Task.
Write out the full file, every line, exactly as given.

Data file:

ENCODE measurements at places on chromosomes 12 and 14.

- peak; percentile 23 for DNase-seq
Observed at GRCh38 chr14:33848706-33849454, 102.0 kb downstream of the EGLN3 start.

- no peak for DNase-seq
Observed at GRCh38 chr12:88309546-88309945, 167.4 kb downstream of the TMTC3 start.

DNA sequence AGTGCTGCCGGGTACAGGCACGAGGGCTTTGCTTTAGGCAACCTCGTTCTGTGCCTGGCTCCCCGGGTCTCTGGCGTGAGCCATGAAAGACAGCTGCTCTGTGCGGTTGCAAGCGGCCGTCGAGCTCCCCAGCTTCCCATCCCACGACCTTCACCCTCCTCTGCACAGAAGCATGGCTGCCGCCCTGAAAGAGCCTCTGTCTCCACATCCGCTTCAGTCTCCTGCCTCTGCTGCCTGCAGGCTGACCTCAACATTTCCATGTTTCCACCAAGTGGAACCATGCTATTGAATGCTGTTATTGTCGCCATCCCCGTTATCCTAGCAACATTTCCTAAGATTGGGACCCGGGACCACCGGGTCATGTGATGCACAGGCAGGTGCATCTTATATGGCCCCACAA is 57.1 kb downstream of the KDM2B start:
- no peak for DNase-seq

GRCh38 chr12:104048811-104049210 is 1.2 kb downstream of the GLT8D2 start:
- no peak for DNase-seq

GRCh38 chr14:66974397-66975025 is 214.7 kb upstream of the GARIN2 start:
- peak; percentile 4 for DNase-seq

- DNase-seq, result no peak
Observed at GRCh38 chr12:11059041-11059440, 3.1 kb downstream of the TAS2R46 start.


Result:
ENCODE measurements at places on chromosomes 12 and 14.

- peak; percentile 23 for DNase-seq
Observed at GRCh38 chr14:33848706-33849454, 102.0 kb downstream of the EGLN3 start.

- no peak for DNase-seq
Observed at GRCh38 chr12:88309546-88309945, 167.4 kb downstream of the TMTC3 start.

DNA sequence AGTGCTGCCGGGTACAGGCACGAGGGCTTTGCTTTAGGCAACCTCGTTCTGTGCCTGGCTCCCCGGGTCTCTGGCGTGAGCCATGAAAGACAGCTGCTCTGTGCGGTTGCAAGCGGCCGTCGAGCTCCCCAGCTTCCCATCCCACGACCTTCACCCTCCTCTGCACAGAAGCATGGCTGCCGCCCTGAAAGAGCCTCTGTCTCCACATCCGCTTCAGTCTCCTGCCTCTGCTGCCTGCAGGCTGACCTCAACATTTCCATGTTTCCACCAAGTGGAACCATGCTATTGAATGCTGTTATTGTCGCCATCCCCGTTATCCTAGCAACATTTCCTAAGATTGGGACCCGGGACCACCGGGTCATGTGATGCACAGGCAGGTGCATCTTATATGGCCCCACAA is 57.1 kb downstream of the KDM2B start:
- no peak for DNase-seq

GRCh38 chr12:104048811-104049210 is 1.2 kb downstream of the GLT8D2 start:
- no peak for DNase-seq

GRCh38 chr14:66974397-66975025 is 214.7 kb upstream of the GARIN2 start:
- peak; percentile 4 for DNase-seq

- DNase-seq, result no peak
Observed at GRCh38 chr12:11059041-11059440, 3.1 kb downstream of the TAS2R46 start.